Memorable and oh-so-colorful as well, yarn bombing has successfully woven its way into an annual event here in Houston. The start of this art movement has been attributed to Magda Sayeg, 37 and from Houston, who says she first got the idea in 2005 when she covered the door handle of her boutique with a custom-made “cozy”. The movement grew from simple cozies to the innovation of the “stitched story.” Yarn bomb installations are now found all over the world. A good deal of temporary art is planned in order to dress up Houston for the 2017 Super Bowl LI. Art Blocks Houston is a series of permanent and temporary art installations in the Main Street Square area that include Color Jam by Jessica Stockholder, Trumpet Flower by Patrick Renner, artist collective YesYesNo and a marquee that will rotate works by Armando Castelan, Jamal Cyrus, Giovanni Valderas and Nataliya Scheib. The George R. Brown Convention Center is undergoing a dramatic renovation and will feature two new monumental artworks. O’Connell+Creative Machine’s Wings Over Water will be installed outside, above the Fountain of the Americas. Ed Wilson’s hanging assemblage of perforated stainless steel birds and clouds will be installed inside and visible through the center’s glass wall.
PERMANENT PILLARS In addition to temporary installations, Houston shines with a wide range of permanent installations which speak to the many faces of the city. In 2013, smithsonian.com featured an article titled “The Amazing Public Art Deep in the Heart of Texas” which announced, “Houston has a healthy allowance for beautifying its streets and parks.” The article, which was referring to the city’s percent-for-art program, cited the public artworks featured on the facing page as the city’s creative mainstays.
THE ART OF HIGHER LEARNING Rice University and the University of Houston have outstanding public art collections, collections which the two institutions of higher learning hope will enlighten and further educate the city. Rice has a website dedicated to its public art (publicart.rice.edu) that features the following welcome: “Public art expands our capacity to perceive, understand and represent the world. Rice Public Art seeks to generate encounters with art that advance the culture of inquiry that characterizes our university. By incorporating site-specific works into our campus landscape and interior spaces, the program aims to challenge and inspire the community to imagine its work and lives from unconventional and potentially transformative perspectives. Rice Public Art works in collaboration with the Shepherd School of Music, the Department of Visual and Dramatic Arts (VADA), the BioScience Research Collaborative (BRC) and the student organization Art Lab, among others, in an effort to broadly integrate our programming into the academic life at Rice University.” A jewel of Rice’s public art is James Turrell’s Twilight Epiphany Skyspace at the Suzanne Deal Booth Centennial Pavilion. For reservations, visit www.skyspace.rice.edu. As early as September 6, 1966, the University of Houston established a policy which dedicated one percent of the construction costs of all future building projects to the acquisition of works of art. UH was undergoing an unprecedented building boom and believed a public art program would greatly enhance the campus as well as the prestige of the university. The university was the first state institution to establish a percent-for-art program and currently has one of the largest and most impressive university art collections in the country, which includes more than 500 works of art. The collection contains works by local, regional, national and international artists, across all forms of media and style. Visit www.uh.edu/uh-collection.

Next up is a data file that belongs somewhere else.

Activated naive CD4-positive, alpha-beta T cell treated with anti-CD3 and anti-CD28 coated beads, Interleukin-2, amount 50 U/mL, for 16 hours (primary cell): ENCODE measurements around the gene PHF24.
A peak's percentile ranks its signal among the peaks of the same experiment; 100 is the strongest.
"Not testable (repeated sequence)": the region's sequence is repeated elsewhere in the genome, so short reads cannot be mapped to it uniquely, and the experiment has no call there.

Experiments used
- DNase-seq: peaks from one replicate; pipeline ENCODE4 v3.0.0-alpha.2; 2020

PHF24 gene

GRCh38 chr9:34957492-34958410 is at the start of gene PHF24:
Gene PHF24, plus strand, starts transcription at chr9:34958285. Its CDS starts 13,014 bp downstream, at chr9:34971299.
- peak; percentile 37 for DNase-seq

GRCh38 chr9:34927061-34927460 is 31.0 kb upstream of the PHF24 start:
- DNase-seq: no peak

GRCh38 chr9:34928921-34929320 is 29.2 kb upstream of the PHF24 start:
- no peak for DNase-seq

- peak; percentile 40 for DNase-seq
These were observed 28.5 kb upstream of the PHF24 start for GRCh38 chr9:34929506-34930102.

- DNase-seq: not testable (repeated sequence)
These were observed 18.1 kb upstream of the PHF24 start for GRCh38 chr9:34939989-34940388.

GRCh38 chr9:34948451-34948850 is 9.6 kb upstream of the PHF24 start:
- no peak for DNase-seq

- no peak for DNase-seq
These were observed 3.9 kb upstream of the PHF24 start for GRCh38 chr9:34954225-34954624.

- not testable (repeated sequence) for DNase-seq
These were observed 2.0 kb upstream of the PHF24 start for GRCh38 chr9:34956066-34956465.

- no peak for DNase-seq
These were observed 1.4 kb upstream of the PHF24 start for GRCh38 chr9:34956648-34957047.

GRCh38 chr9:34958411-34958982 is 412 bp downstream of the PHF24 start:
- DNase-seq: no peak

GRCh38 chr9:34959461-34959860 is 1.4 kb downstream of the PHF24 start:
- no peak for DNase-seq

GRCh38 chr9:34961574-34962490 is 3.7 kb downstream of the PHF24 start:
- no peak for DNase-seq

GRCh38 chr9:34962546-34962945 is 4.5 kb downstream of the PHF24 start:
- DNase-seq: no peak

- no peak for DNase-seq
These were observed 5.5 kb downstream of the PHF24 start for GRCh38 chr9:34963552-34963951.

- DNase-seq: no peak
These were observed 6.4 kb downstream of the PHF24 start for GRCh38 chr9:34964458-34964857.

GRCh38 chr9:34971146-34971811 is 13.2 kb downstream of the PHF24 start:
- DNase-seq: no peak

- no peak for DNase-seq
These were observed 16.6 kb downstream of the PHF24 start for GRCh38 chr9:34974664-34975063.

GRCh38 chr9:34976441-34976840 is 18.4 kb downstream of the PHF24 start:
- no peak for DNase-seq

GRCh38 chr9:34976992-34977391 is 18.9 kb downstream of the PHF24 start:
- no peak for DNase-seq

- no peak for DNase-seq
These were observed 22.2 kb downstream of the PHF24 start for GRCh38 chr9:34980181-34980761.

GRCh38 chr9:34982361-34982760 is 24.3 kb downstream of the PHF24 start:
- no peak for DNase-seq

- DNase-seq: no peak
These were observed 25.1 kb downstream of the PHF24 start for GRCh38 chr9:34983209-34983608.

THE PARK-ART EXPERIENCE Houston parks feature notable and varied Luther King, Jr. bust in Bricker Park and Memorial in Buffalo Bayou Park
artworks — from the Christopher Columbus the Atropos Key in Hermann and the Big Bubble
statue in Bell Park, the Martin Park to the Police Officer in Buffalo Bayou beneath the Preston Street bridge. A detailed guide by the Houston Parks and Recreation Department can be found at www.houstontx. gov/parks/artinparks. The multi-platform, interactive guide is divided into three tour guides: Art in Parks: Buffalo Bayou/Sam Houston/Tranquility Parks; Art in Parks: Greater Houston Area; and Art in Parks: Hermann Park.
Discovery Green, a public-private partnership between the City of Houston, the Houston First Corporation and Discovery Green Conservancy (the nonprofit 501(c)(3) organization that operates and maintains the park) boasts exceptional permanent art such as Margo Sawyer’s Synchronicity of Color and temporary installations such as Bruce Munro’s Field of Light and David Graeve’s Bubbles. Pictured: Pachikadi and His Flying Friends, 2011, Elaine Bradford, Vinson Branch of the Houston Public Library. Elaine’s color palette for the gaggle of geese (not all are pictured here) was inspired by the Houston Zoo’s tropical bird habitat. The book, Pachikadi and His Flying Friends, is available for check out at the library.